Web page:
Assuming no weight gain, does a large amount of refined sugar intake increase the risk of diabetes?

To put it another way: In theory, if you took two identical subjects, and they each consumed the same amount of calories, but Subject A received 5% of their calories from refined sugar, while Subject B received 25% of their calories from refined sugar, would Subject B have an increased risk of diabetes?


2 Answers 2


A common conclusion from studies is that high intake of sugars is associated with increased risk of diabetes type 2, but it is not clear if this is due to sugar intake itself or due to associated weight gain.

1. Malik VS et al, 2010, Sugar-Sweetened Beverages and Risk of Metabolic Syndrome and Type 2 Diabetes, a meta analysis (PubMed Central)

In addition to weight gain, higher consumption of SSBs is associated with development of metabolic syndrome and type 2 diabetes.

Comment: It is not clear, if this effect is due to weight gain or sugar intake itself.

2. Greenwood DC et al, 2014, Association between sugar-sweetened and artificially sweetened soft drinks and type 2 diabetes: systematic review and dose-response meta-analysis of prospective studies (PubMed)

The intake of sugar-sweetened soft drinks has been reported to be associated with an increased risk of type 2 diabetes, but it is unclear whether this is because of the sugar content or related lifestyle factors, whether similar associations hold for artificially sweetened soft drinks, and how these associations are related to BMI.

3. Schulze MB et al, 2004, Sugar-Sweetened Beverages, Weight Gain, and Incidence of Type 2 Diabetes in Young and Middle-Aged Women (JAMA)

Higher consumption of sugar-sweetened beverages is associated with a greater magnitude of weight gain and an increased risk for development of type 2 diabetes in women, possibly by providing excessive calories and large amounts of rapidly absorbable sugars.

4. Imamura F et al, 2015, Consumption of sugar sweetened beverages, artificially sweetened beverages, and fruit juice and incidence of type 2 diabetes: systematic review, meta-analysis, and estimation of population attributable fraction (The BMJ)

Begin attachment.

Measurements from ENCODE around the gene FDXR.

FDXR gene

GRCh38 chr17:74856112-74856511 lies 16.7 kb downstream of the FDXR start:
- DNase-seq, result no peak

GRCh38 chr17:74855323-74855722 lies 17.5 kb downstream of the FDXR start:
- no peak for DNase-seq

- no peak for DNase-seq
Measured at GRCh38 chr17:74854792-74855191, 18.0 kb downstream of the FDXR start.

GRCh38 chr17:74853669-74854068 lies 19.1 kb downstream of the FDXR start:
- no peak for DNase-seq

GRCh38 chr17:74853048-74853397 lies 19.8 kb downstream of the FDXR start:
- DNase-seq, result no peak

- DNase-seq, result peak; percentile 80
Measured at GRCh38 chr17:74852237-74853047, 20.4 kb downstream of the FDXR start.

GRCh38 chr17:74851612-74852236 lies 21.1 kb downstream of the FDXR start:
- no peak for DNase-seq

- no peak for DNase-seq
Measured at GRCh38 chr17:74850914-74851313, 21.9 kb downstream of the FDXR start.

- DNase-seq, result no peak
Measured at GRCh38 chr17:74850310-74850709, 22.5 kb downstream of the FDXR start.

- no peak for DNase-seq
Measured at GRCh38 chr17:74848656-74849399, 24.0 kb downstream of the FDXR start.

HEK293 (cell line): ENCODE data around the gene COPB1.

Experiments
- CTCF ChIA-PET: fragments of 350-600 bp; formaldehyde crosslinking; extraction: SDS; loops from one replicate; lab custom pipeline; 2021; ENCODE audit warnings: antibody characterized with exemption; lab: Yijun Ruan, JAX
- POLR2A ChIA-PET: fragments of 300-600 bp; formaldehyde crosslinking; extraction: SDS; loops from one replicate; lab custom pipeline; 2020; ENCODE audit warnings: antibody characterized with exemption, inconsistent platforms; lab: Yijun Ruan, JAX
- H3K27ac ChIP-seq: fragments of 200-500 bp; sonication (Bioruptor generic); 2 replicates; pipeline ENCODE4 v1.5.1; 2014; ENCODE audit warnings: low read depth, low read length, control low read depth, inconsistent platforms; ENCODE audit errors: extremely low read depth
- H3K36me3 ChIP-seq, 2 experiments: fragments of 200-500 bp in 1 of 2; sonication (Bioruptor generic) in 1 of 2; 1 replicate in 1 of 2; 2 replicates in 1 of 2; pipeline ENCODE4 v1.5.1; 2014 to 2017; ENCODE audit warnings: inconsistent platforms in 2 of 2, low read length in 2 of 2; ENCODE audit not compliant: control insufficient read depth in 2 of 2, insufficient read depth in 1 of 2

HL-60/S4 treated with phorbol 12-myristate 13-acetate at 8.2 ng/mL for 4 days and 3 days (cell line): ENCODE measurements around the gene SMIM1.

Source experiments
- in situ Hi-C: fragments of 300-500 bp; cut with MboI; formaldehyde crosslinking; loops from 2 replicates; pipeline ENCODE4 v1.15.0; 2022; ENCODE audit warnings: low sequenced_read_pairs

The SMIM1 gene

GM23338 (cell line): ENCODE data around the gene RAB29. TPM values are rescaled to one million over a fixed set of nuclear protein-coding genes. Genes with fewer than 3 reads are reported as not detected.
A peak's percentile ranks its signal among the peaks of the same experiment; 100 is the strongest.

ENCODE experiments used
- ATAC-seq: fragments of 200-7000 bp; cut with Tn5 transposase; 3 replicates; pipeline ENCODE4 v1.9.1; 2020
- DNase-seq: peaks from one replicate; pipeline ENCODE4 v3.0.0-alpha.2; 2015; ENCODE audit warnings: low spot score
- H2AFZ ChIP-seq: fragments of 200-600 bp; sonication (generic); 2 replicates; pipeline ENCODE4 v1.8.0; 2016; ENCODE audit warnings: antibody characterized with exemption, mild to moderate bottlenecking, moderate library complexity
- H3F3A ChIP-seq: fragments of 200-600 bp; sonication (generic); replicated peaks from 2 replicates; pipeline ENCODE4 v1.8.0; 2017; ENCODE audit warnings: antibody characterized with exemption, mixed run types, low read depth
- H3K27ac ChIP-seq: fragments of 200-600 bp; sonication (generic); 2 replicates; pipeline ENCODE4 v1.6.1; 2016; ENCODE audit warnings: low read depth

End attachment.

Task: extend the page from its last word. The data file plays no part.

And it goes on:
Habitual consumption of sugar sweetened beverages was associated with a greater incidence of type 2 diabetes, independently of adiposity. None the less, both artificially sweetened beverages and fruit juice were unlikely to be healthy alternatives to sugar sweetened beverages for the prevention of type 2 diabetes.

5. Scientific Report of the 2015 Dietary Guidelines Advisory Committee: What is the relationship between the intake of added sugars and the risk of type 2 diabetes? (Health.gov)

Strong evidence shows that higher consumption of added sugars, especially sugar-sweetened beverages, increases the risk of type 2 diabetes among adults and this relationship is not fully explained by body weight.


A JAMA study found that women nearly doubled their diabetes risk when they increased the number of sugar-added drinks they consumed from 1 or fewer a week to 1 or more per day over a 4-year period. Rapidly absorbed sugars--like those in colas--may damage the pancreas cells that secrete insulin. In contrast, real-fruit drinks were not associated with increased diabetes risk, perhaps because of the other nutrients absorbed along with the sugar.

Another study by UCSF, Specifically, more sugar was correlated with more diabetes: For every additional 150 calories of sugar available per person per day, the prevalence of diabetes in the population rose 1 percent, even after controlling for obesity, physical activity, other types of calories and a number of economic and social variables. A 12-ounce can of soda contains about 150 calories of sugar. In contrast, an additional 150 calories of any type caused only a 0.1 percent increase in the population’s diabetes rate.

  • 1
    Welcome to health SE :-) That's a great answer, but I was wandering if you could cite the JAMA study you are referring to, at least the title and the authors if you don't recall the year and the issue. It would make the answer even more credible and it would also be a good resource for people who would like to read more on the topic. Thanks!
    – Lucky
    Sep 19, 2016 at 11:47

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